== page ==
Philosophies, Productivity

Breeze, Breath, and Bravado

I am an app-aholic. I love getting on my iPhone and discovering what tasty new code candy will improve my life in some way shape or form. Generally, the applications are productivity based; helping me organize my thoughts or daily habits in ways that breed success. The overwhelming majority of the rest are aimed at improving my capacity for life consumption. By this I mean, anything that allows me to somehow make sense of all the books, movies, places, restaurants, recipes, thoughts, articles, and albums that I want to experience.

The habit is a consistent one. I am constantly looking to expand my realm of impression. I’ve always felt that by digging deep into the gold mine of culture that our world offers, I will somehow become a better person. So I create lists of books, rate old movies that I’ve seen, and delve into historical albums that influenced their generation. But certain apps don’t have the books I’m looking for. I’ll try this one. What movies did I watch in 2007? Better just sit down and knock that off in a weekend. This list of influential artists seems a bit biased toward one genre or another, so I’ll just listen to the lists from several different sources. But that’s gonna take time, I’ll have to listen to those while I’m reading NPR articles. You know I’ve always been interested in science, this new science blog seems like a good fit to my Google Reader account. I’ll have to remember to add that to my to do list…

Ad nosium.

The task of trying to take in, be, and do everything is a daunting one. I equate it to the image of a man carrying a tall stack of books, knees buckling under the weight, struggling to keep the stack from crushing him. The task has lead to persistent and sometimes debilitating anxiety in my life and I know now for certain, after quite a bit of reflection and professional advice, that making the trivial far more important than it really is, is the culprit.

Since the apex of my confrontation with anxiety, several things have changed. When I listen to an album, sometimes I will close my eyes and allow only one sense to partake in the experience. When I write posts, I minimize every other window and utilize a minimalistic text editor that cuts out distractions. In conversations, I minimize exterior annoyances and keep my mobile devices on silent so as not to interrupt my concentration and my colleague’s or friend’s thoughts. I’m doing my best to live simply, focusing on priorities, shoveling off what is unimportant.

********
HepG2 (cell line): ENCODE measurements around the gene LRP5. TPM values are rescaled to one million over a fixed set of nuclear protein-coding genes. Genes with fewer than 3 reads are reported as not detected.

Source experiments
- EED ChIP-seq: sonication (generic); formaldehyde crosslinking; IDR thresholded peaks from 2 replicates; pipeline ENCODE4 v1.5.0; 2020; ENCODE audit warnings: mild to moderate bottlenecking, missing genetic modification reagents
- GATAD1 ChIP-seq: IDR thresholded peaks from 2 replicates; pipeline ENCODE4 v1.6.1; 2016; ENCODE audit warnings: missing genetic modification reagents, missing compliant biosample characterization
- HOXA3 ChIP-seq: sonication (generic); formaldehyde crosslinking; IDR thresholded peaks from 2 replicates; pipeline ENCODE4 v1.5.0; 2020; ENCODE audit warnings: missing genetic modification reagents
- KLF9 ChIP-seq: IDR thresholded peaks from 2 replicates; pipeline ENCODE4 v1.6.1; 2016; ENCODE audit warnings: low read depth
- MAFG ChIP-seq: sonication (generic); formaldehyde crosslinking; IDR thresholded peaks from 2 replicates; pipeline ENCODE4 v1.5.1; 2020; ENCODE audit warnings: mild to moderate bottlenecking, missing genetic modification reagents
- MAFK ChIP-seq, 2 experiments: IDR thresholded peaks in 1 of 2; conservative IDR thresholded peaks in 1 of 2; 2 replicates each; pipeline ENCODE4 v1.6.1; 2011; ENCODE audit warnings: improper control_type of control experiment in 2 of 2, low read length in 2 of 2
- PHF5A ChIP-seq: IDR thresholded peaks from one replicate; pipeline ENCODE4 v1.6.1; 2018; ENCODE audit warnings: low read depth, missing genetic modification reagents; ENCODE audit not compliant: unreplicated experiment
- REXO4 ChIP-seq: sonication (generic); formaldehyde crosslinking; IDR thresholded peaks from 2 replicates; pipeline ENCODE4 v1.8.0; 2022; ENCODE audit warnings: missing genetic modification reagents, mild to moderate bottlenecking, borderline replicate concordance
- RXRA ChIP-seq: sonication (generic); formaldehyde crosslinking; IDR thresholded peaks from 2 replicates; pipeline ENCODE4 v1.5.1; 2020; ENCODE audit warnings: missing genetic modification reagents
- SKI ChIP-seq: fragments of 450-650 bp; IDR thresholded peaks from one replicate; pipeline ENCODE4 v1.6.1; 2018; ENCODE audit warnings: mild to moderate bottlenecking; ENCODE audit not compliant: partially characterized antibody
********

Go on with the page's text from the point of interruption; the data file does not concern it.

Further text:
It takes practice, but the benefit is palpable. Even after weeks of practice, Ijust had to re-listen to an NPR story about the social impact of Honey Boo Boo because I was too distracted by other things. I spend close to an hour a day (split into three installments) meditating and the result is a more calm, more coherent perception of the world. My journal is always at my side so that I may record my felt impressions on a moment’s notice and I no longer conflate emotional flare-ups with fictitious greater life issues.

Granted, my ideas and practices may not work for everyone, but the concept is universal: live simply. Consider the house pictured above. Imagine the peace the owner must feel, the connection they experience tied to the land, and the focus they feel devoid of traffic noise and obfuscation. Regardless of your practice, all of us can benefit mentally and physically from a simple life. Prioritize what is important in your life and get rid of the things that aren’t. I’m not saying go Spartan and shirk smiling because it wastes energy that could be spent studying astronomy, but we can all take a moment to look at the clutter in our lives, in all its forms, and do some cleaning.

The process is not easy. The tools to enable an over-saturated lifestyle are in our very pockets. But with a little effort, we too can become pioneers of our environment, cutting through the underbrush and constructing something truly awe-inspiring, learning about ourselves and providing the best for our loved ones in the process.

Photo from ISO50